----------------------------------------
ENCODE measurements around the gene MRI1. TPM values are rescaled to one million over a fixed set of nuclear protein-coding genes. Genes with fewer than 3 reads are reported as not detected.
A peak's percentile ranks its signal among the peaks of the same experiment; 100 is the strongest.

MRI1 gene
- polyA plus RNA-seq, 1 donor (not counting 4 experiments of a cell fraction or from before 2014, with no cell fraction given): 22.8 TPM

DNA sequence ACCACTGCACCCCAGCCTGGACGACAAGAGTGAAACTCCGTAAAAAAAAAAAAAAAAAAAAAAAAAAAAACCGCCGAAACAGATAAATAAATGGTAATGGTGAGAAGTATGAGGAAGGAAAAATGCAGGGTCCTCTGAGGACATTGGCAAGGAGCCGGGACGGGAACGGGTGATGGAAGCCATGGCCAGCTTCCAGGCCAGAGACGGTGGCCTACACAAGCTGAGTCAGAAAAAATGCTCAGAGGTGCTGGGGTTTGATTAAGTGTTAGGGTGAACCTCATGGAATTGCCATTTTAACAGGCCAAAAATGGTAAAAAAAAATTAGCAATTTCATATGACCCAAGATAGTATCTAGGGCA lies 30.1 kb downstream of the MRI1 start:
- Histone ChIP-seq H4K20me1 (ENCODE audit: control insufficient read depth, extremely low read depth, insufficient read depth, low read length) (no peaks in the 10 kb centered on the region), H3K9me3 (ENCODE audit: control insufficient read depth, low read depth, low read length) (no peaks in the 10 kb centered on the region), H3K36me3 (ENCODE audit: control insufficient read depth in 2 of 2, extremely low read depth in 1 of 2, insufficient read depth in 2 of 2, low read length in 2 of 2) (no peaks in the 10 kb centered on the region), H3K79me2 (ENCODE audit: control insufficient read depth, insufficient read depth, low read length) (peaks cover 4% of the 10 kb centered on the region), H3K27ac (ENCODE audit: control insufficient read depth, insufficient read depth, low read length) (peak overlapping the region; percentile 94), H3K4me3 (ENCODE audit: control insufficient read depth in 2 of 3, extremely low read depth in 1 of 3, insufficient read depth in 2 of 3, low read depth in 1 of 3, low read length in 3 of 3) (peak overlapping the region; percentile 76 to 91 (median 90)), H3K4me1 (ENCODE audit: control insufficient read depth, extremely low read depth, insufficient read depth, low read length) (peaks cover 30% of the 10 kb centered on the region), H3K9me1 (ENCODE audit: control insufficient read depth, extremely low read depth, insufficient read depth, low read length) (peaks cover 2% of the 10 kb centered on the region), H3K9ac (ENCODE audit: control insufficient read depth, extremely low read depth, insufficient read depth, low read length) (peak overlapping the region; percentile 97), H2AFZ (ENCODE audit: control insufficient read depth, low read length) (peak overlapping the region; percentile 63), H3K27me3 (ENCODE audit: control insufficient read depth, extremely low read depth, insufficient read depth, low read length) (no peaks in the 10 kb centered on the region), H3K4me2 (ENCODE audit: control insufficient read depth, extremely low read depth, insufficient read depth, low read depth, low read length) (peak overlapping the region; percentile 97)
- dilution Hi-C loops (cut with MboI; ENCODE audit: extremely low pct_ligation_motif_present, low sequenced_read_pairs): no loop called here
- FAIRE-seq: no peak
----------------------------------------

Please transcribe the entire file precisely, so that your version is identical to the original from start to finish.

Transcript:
ENCODE measurements around the gene MRI1. TPM values are rescaled to one million over a fixed set of nuclear protein-coding genes. Genes with fewer than 3 reads are reported as not detected.
A peak's percentile ranks its signal among the peaks of the same experiment; 100 is the strongest.

MRI1 gene
- polyA plus RNA-seq, 1 donor (not counting 4 experiments of a cell fraction or from before 2014, with no cell fraction given): 22.8 TPM

DNA sequence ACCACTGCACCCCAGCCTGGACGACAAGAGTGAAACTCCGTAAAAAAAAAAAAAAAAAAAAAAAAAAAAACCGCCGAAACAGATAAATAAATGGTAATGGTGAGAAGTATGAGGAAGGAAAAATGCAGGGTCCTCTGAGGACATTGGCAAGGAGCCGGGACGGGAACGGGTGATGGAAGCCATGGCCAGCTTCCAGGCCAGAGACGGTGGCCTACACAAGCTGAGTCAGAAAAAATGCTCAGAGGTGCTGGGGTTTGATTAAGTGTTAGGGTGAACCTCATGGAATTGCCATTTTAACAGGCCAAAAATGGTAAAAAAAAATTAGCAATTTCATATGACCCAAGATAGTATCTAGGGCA lies 30.1 kb downstream of the MRI1 start:
- Histone ChIP-seq H4K20me1 (ENCODE audit: control insufficient read depth, extremely low read depth, insufficient read depth, low read length) (no peaks in the 10 kb centered on the region), H3K9me3 (ENCODE audit: control insufficient read depth, low read depth, low read length) (no peaks in the 10 kb centered on the region), H3K36me3 (ENCODE audit: control insufficient read depth in 2 of 2, extremely low read depth in 1 of 2, insufficient read depth in 2 of 2, low read length in 2 of 2) (no peaks in the 10 kb centered on the region), H3K79me2 (ENCODE audit: control insufficient read depth, insufficient read depth, low read length) (peaks cover 4% of the 10 kb centered on the region), H3K27ac (ENCODE audit: control insufficient read depth, insufficient read depth, low read length) (peak overlapping the region; percentile 94), H3K4me3 (ENCODE audit: control insufficient read depth in 2 of 3, extremely low read depth in 1 of 3, insufficient read depth in 2 of 3, low read depth in 1 of 3, low read length in 3 of 3) (peak overlapping the region; percentile 76 to 91 (median 90)), H3K4me1 (ENCODE audit: control insufficient read depth, extremely low read depth, insufficient read depth, low read length) (peaks cover 30% of the 10 kb centered on the region), H3K9me1 (ENCODE audit: control insufficient read depth, extremely low read depth, insufficient read depth, low read length) (peaks cover 2% of the 10 kb centered on the region), H3K9ac (ENCODE audit: control insufficient read depth, extremely low read depth, insufficient read depth, low read length) (peak overlapping the region; percentile 97), H2AFZ (ENCODE audit: control insufficient read depth, low read length) (peak overlapping the region; percentile 63), H3K27me3 (ENCODE audit: control insufficient read depth, extremely low read depth, insufficient read depth, low read length) (no peaks in the 10 kb centered on the region), H3K4me2 (ENCODE audit: control insufficient read depth, extremely low read depth, insufficient read depth, low read depth, low read length) (peak overlapping the region; percentile 97)
- dilution Hi-C loops (cut with MboI; ENCODE audit: extremely low pct_ligation_motif_present, low sequenced_read_pairs): no loop called here
- FAIRE-seq: no peak